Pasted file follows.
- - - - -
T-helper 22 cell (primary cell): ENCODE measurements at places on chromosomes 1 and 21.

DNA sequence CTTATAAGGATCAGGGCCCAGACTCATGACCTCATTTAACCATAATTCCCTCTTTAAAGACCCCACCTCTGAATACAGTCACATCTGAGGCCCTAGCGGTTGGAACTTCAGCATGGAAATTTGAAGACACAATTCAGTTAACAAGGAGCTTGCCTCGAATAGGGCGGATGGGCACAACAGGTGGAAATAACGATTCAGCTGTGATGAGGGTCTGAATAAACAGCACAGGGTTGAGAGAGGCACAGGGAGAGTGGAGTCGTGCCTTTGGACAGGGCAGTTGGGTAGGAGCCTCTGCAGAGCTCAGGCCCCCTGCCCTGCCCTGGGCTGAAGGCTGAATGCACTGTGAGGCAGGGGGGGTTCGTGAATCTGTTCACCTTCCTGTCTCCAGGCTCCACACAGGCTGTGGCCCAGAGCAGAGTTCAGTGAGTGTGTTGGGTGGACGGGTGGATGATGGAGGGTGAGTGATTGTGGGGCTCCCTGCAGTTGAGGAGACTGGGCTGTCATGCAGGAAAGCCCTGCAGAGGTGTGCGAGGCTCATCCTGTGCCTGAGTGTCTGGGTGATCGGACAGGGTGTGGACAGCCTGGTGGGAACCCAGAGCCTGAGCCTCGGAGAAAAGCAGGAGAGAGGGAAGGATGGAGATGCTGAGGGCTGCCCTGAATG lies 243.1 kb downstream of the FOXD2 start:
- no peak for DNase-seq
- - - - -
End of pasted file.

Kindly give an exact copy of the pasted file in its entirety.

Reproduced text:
T-helper 22 cell (primary cell): ENCODE measurements at places on chromosomes 1 and 21.

DNA sequence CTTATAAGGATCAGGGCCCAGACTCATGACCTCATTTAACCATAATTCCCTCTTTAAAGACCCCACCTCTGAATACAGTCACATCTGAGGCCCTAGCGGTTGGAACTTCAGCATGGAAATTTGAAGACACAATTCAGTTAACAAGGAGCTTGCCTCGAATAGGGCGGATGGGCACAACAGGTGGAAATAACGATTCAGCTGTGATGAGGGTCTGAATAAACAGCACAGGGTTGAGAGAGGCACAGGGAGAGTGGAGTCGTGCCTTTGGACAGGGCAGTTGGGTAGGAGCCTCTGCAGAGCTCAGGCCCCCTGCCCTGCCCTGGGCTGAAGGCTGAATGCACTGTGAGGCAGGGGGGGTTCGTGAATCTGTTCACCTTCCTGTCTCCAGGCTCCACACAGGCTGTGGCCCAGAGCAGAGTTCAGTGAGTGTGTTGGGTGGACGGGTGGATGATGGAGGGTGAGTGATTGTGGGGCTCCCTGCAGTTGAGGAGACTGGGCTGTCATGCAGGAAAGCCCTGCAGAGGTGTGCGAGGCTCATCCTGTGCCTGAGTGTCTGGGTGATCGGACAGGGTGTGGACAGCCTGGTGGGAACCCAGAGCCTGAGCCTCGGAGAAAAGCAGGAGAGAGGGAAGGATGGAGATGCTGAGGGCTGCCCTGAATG lies 243.1 kb downstream of the FOXD2 start:
- no peak for DNase-seq